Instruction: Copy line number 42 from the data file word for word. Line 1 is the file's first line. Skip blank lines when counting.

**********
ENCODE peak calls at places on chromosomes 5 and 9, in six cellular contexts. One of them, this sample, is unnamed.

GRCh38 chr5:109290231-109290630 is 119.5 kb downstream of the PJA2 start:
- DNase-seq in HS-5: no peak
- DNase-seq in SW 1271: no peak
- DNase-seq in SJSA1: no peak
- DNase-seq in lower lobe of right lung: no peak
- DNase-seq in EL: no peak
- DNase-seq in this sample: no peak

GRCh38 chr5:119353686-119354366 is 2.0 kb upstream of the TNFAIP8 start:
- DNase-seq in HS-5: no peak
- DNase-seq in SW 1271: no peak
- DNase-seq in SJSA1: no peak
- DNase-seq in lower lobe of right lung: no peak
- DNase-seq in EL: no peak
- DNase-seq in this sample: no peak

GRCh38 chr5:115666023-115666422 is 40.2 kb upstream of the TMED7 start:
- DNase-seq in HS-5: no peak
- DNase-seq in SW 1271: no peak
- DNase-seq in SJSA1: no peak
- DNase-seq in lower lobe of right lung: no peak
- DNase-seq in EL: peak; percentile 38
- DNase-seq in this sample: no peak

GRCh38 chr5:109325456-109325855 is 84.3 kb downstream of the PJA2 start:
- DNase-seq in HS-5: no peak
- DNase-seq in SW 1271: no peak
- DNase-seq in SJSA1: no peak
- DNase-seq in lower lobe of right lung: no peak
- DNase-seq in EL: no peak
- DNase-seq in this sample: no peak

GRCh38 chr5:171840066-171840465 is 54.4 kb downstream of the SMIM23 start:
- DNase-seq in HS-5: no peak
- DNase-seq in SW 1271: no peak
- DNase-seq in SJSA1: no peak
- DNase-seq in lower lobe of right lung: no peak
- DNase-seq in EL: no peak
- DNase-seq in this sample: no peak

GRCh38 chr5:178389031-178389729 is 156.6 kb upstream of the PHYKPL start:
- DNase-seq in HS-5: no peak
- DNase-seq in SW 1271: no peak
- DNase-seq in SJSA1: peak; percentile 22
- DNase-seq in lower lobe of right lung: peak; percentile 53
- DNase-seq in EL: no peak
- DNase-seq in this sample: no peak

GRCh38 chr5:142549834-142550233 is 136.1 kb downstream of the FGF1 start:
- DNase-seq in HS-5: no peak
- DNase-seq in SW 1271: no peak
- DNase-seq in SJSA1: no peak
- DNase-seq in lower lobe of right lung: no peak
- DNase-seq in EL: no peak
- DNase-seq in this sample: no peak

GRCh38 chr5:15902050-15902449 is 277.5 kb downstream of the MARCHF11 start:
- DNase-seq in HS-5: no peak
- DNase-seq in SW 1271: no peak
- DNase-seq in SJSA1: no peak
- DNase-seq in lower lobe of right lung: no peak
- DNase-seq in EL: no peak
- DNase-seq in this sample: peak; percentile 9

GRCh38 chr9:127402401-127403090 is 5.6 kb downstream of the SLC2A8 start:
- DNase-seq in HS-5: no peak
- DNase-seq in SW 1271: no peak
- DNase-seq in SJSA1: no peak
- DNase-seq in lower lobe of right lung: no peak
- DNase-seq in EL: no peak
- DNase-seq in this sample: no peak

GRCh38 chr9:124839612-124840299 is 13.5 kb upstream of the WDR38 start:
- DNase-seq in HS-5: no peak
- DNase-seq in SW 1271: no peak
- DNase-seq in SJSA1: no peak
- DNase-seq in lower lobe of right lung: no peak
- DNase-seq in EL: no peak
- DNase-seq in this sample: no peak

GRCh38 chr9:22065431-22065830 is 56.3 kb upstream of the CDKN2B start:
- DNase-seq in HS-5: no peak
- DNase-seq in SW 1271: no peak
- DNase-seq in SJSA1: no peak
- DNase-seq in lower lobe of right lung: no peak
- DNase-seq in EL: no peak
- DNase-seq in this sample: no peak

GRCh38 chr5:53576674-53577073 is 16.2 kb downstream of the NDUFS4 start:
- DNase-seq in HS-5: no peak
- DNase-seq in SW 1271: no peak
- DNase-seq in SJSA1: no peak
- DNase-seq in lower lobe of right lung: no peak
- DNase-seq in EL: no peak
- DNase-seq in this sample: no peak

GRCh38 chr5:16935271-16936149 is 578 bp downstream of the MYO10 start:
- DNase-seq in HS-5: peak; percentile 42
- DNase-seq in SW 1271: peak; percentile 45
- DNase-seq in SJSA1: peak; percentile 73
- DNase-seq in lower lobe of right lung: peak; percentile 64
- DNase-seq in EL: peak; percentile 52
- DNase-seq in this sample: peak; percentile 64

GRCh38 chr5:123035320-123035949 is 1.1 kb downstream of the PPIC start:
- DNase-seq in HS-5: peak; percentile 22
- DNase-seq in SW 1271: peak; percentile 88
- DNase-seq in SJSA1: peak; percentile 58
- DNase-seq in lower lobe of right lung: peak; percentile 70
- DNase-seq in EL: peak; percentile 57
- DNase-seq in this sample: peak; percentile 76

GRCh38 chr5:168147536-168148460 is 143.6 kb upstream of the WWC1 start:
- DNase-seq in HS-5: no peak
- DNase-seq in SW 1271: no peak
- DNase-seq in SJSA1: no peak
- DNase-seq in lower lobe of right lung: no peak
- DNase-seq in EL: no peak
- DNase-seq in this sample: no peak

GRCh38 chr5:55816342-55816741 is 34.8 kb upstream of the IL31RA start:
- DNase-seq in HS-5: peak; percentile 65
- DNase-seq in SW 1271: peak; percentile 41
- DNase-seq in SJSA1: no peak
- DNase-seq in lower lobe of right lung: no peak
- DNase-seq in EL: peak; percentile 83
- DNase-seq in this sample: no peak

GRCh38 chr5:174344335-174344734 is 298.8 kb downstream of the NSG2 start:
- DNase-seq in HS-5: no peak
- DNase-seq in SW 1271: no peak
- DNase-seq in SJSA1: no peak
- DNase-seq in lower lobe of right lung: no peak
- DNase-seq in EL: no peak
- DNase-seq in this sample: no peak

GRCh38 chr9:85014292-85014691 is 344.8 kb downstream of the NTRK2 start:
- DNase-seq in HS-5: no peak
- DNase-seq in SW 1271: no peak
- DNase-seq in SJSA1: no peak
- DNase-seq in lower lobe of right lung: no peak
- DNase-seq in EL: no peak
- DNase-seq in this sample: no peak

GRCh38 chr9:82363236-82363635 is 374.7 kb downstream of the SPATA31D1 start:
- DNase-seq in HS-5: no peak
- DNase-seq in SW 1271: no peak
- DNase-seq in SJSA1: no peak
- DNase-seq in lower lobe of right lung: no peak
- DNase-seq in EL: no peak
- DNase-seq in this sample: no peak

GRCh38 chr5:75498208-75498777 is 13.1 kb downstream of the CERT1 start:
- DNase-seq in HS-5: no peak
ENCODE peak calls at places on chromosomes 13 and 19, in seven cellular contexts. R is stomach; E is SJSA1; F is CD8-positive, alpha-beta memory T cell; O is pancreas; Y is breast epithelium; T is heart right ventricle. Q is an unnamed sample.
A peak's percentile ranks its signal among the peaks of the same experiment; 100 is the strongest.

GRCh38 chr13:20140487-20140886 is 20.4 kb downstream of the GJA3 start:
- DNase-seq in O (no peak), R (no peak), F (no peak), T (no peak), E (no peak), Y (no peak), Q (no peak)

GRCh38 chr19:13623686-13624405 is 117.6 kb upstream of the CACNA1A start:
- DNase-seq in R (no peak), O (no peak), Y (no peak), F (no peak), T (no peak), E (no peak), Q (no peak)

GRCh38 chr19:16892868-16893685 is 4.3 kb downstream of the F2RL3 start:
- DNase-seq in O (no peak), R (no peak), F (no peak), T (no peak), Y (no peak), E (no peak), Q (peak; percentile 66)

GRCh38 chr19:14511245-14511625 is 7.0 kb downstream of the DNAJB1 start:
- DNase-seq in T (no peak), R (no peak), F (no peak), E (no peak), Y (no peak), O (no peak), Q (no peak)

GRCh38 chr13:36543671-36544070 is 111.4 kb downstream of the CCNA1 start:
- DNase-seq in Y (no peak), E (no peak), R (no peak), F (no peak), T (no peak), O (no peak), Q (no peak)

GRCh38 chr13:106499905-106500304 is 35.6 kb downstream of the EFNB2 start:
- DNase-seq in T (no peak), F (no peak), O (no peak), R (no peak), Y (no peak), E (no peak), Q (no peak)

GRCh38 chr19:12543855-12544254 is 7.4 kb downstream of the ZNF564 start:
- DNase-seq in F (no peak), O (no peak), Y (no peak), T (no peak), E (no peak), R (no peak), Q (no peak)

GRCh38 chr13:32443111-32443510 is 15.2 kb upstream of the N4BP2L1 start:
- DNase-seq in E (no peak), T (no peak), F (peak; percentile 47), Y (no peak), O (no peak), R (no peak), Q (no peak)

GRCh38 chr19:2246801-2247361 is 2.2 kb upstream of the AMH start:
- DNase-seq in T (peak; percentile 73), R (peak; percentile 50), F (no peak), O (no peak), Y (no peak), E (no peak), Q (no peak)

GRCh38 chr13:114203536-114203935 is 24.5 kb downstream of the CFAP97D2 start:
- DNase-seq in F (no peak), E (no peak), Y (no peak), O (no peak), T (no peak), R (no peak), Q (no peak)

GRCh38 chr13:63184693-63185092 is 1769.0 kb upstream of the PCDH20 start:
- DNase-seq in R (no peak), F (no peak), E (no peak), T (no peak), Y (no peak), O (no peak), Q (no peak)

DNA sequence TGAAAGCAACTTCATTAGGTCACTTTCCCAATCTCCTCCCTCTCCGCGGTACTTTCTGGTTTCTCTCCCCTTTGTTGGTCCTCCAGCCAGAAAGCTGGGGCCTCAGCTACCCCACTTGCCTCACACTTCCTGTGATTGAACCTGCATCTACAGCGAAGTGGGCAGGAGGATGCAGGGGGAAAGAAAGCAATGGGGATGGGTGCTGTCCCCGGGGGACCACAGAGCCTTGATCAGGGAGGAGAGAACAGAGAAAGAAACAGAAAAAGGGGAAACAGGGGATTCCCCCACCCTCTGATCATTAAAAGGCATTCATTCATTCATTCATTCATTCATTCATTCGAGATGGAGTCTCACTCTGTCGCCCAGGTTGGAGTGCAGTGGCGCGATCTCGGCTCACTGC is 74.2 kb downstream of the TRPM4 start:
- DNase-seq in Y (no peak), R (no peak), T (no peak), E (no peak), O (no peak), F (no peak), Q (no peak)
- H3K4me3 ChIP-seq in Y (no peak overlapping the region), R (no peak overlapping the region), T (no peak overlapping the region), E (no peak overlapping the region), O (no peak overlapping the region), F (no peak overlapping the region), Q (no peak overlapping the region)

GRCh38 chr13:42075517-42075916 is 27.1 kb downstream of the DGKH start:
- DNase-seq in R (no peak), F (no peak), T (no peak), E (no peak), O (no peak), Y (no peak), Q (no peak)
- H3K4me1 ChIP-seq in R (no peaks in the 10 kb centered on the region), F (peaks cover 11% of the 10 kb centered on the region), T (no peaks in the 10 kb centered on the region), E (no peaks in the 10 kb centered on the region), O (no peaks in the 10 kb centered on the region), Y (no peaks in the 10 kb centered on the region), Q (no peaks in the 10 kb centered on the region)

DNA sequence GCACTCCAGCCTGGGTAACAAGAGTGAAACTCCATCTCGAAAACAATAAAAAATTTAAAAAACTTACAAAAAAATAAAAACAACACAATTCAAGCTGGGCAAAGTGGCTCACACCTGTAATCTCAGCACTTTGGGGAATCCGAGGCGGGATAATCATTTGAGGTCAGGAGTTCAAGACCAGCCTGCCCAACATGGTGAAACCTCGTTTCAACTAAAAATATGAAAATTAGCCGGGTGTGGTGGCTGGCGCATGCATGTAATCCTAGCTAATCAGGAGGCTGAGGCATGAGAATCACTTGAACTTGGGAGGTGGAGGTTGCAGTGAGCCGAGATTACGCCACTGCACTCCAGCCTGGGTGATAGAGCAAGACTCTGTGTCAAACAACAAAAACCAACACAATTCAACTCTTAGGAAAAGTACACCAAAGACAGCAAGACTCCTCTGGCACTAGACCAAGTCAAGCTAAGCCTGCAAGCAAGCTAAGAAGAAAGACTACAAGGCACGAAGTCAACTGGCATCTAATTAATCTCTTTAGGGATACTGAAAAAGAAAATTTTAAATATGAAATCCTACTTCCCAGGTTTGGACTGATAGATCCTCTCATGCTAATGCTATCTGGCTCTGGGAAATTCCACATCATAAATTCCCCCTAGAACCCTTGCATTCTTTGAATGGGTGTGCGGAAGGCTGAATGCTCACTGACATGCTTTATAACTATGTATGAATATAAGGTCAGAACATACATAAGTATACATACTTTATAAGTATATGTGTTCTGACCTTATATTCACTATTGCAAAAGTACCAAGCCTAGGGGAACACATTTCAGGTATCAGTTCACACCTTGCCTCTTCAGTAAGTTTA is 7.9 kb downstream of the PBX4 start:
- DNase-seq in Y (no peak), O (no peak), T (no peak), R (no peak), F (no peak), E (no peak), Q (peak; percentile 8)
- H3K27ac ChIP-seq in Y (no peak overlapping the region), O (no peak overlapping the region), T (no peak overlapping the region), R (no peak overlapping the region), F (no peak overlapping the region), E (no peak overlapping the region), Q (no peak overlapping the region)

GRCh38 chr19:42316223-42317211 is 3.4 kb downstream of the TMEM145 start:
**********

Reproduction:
- DNase-seq in EL: no peak